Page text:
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State and local leaders need to respect the will of the voters and get behind Prop. 47 reforms rather than fight against them at the cost of community health and safety.
As a psychiatric social worker in a busy urban clinic, I work with patients often just discharged from long prison stays. I have seen firsthand how incarceration only exacerbates mental health problems. Many of the individuals I see suffer from what is called a co-occurring disorder. That is, they suffer from both psychiatric and addictive illness.
I also experience this struggle at a very personal level. I am the mother of an adult son who suffers from addictive illness and who has been incarcerated multiple times mostly for minor violations (not showing up for a probation hearing). My son suffers from a co-occurring disorder and, like many people in jail and prison, has never harmed anyone. Both his mental challenges and his addiction compromise his ability to problem-solve, plan for the future and to have a high tolerance for frustration.
Incarceration has only exacerbated his mental problems. He’s received no vocational training, no comprehensive psychiatric treatment (including medication management and psychotherapy) and no help with the huge challenges of re-entering a world with no housing, no food, no financial support and no employment. We have fought the fight so long that we’re exhausted emotionally, physically and financially. But his co-occurring disorder remains.
As a society, we have tried and failed to arrest our way out of these social and health issues. That approach is inadequate, unjust and expensive. And what do we have to show for it? About one in four individuals in state prison suffers from mental illness. Nearly four out of five who could benefit from substance abuse treatment do not receive it.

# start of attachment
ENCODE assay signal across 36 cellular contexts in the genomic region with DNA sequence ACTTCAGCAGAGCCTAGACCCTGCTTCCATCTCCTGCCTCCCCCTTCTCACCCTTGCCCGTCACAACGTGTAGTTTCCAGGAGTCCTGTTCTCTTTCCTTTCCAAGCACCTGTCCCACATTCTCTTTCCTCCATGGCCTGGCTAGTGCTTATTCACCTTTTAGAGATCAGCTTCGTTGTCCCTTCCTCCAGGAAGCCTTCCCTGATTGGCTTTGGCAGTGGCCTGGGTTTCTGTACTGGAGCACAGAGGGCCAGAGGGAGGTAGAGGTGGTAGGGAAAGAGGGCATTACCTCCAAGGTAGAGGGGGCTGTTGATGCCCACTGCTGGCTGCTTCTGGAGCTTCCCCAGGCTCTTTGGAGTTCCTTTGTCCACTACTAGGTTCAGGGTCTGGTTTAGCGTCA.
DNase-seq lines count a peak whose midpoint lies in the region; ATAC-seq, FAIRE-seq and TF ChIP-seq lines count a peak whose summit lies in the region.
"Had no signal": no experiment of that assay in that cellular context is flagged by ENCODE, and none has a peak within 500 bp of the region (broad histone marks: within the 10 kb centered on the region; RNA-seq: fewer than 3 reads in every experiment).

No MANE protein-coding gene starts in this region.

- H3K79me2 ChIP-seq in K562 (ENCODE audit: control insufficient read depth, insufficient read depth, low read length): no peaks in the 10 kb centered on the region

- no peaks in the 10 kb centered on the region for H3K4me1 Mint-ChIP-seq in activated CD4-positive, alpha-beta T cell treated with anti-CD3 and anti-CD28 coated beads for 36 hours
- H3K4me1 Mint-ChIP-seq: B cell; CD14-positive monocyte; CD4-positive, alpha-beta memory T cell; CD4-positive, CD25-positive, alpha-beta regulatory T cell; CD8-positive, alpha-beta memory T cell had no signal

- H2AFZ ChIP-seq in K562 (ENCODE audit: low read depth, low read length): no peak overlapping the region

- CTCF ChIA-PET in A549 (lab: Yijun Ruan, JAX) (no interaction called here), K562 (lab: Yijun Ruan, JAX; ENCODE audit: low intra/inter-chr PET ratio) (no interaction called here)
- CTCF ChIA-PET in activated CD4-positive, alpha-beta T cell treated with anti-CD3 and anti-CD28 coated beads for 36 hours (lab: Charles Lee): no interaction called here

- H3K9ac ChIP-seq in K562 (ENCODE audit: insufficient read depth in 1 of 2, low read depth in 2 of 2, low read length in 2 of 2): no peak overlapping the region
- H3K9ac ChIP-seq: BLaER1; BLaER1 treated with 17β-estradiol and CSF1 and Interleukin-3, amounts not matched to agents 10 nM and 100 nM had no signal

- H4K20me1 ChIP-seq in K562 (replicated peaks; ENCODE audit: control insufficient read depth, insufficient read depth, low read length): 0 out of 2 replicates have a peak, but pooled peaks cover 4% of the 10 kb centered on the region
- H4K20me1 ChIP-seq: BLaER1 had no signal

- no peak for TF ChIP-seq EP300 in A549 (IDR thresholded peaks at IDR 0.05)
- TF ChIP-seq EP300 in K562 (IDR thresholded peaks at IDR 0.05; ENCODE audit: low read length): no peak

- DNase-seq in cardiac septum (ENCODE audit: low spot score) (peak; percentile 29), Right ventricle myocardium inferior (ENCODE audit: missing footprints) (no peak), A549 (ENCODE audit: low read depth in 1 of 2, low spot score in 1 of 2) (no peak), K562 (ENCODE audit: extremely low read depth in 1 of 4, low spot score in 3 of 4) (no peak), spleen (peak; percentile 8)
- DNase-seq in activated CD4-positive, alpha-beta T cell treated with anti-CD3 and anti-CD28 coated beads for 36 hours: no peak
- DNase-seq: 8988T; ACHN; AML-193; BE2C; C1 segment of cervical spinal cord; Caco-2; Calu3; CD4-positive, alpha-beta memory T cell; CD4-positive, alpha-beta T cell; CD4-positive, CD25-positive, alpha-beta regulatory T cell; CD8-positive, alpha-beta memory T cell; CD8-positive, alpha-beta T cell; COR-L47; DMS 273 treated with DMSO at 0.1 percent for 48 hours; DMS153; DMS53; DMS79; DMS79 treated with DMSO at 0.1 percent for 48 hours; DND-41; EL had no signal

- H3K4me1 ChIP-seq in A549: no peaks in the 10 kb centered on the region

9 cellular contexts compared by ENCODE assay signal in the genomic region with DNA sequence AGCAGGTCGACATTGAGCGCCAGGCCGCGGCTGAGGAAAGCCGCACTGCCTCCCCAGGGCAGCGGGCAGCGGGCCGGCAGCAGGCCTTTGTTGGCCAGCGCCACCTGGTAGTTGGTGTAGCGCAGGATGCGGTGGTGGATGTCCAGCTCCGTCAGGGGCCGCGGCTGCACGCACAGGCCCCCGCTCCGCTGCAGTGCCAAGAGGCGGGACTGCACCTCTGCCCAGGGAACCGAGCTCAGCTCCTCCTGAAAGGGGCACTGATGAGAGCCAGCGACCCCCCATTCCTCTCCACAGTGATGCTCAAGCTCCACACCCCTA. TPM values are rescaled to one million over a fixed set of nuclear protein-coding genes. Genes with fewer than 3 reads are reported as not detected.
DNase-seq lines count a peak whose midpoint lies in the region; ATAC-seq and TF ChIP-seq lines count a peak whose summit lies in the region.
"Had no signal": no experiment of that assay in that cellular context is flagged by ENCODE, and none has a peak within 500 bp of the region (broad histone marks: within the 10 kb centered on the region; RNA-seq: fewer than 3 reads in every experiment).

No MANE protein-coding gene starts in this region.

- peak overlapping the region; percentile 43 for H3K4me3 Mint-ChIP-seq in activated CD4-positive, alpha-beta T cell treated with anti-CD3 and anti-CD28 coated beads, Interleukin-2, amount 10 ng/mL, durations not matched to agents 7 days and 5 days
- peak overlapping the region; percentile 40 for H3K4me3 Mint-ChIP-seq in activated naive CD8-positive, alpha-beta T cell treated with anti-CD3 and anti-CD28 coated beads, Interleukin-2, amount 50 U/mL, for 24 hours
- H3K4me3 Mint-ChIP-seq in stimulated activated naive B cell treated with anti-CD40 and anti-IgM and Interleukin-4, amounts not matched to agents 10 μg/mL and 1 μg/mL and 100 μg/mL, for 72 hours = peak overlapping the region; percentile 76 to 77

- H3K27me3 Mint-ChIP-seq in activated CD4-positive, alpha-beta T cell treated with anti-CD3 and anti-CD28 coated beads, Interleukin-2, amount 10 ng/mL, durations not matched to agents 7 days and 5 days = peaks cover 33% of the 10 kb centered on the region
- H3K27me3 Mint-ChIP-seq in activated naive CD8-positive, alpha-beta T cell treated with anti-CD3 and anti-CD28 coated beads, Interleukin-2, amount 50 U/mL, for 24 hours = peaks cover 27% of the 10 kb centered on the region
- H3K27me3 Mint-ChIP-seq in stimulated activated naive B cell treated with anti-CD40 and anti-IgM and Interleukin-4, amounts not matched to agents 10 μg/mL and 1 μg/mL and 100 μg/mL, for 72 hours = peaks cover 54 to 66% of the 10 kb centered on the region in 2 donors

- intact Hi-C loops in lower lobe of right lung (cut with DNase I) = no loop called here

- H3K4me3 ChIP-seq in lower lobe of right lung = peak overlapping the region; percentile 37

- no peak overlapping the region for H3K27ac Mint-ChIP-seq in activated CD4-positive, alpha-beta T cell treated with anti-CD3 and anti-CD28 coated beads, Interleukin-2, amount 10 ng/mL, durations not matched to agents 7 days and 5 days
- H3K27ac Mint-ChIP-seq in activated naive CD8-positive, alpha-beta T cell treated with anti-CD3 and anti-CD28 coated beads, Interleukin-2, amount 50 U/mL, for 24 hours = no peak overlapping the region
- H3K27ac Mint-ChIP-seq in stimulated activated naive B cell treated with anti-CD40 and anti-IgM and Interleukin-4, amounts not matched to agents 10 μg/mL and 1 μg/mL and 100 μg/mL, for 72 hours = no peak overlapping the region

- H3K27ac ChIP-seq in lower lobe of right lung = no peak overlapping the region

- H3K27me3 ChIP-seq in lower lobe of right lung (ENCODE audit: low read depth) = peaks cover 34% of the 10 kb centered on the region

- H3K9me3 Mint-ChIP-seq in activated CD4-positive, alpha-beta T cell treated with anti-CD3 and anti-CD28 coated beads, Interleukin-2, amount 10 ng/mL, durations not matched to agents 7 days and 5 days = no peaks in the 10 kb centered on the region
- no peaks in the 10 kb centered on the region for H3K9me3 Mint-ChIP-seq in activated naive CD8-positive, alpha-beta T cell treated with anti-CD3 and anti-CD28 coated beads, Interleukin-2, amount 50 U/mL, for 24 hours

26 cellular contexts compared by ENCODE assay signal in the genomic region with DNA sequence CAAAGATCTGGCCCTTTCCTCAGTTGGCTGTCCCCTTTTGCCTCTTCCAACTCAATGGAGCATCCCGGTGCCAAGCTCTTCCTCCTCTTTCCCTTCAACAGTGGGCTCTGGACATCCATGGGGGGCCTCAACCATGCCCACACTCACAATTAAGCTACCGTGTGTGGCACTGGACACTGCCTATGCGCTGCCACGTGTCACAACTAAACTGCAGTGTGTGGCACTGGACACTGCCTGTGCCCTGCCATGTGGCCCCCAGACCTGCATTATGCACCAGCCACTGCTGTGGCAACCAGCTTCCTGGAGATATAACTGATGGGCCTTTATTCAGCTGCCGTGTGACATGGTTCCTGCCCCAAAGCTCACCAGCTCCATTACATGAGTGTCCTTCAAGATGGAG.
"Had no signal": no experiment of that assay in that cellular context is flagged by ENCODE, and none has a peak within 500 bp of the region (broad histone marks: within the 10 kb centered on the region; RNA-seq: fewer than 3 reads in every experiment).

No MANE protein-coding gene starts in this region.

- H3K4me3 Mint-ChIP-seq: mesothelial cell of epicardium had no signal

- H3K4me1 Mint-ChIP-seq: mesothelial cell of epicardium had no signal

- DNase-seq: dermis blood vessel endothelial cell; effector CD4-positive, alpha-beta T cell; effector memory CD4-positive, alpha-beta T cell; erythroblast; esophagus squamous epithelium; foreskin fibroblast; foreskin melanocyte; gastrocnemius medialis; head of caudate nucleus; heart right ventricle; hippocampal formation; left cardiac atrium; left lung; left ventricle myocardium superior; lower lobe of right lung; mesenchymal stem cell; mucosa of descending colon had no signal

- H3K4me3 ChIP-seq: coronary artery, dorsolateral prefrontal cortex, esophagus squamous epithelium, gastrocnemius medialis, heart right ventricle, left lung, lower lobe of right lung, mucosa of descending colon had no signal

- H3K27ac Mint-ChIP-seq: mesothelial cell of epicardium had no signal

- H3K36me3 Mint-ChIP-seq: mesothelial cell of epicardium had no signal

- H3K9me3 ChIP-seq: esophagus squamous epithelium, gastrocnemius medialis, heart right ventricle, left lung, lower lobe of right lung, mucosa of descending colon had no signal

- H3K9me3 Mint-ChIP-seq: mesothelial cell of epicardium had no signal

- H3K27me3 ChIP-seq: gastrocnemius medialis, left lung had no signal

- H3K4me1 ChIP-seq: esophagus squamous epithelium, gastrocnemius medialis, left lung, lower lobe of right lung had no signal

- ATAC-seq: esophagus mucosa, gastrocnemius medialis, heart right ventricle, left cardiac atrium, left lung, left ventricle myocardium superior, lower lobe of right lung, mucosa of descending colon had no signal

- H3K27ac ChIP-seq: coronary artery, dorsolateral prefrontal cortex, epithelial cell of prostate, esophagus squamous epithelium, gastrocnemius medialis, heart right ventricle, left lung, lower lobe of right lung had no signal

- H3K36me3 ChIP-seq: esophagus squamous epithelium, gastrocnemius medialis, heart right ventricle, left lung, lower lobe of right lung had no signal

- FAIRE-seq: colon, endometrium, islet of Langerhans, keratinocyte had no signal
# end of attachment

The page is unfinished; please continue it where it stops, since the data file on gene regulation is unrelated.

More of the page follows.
It’s time for a better approach.
Last year, California voters overwhelmingly approved Prop. 47, which reclassified six low-level drug and petty theft offenses as misdemeanors in order to cut incarceration costs and invest those savings in mental health and drug treatment services, keeping kids in school and services for crime survivors. Prop 47 was designed to stop the punitive approach to non-violent offences and to promote safer communities by getting at the root causes of crime.
Prop. 47 creates the opportunity to shift toward a more compassionate, effective and cost-effective approach to mental illness and drug addiction. Now we need our leaders to demonstrate their commitment to carrying out that voter mandate by expanding proven crime-prevention strategies – not the same old approach of simply arresting people and doing nothing else.
San Diego is an innovative place. We can do this. We already have programs we could expand right now with state funds our county receives every year specifically for crime prevention (including mental health and drug treatment). Take, for example, San Diego’s Serial Inebriate Program, which works with repeat misdemeanor offenders struggling with alcohol and methamphetamine. There’s also the city’s Homeless Outreach Team, which connects 700 homeless people a year with services – and could do more with increased funding. The city attorney took the initiative to create a Community Court for people facing misdemeanor charges but that program isn’t currently able to link people with drug treatment.
We should also learn from others. In Seattle, for example, the Law Enforcement Assisted Diversion program directs people to social services rather than booking them into jail. The program is associated with a nearly 60 percent drop in recidivism.
Prop. 47 was a historic milestone for California, but we can’t stop until our own new vision for safety is an integral part of every neighborhood. State and local leaders need to respect the will of the voters and get behind implementation reforms rather than fight against them at the cost of community health and safety.
Caroline Ridout Stewart is a licensed clinical social worker and seasoned psychotherapist with over 25 years of experience in co-occurring disorders (persons with both psychiatric and addictive illness). She is also president of the board of A New PATH (Parents for Addiction Treatment and Healing). Stewart’s commentary has been edited for style and clarity. See anything in there we should fact check? Tell us what to check out here.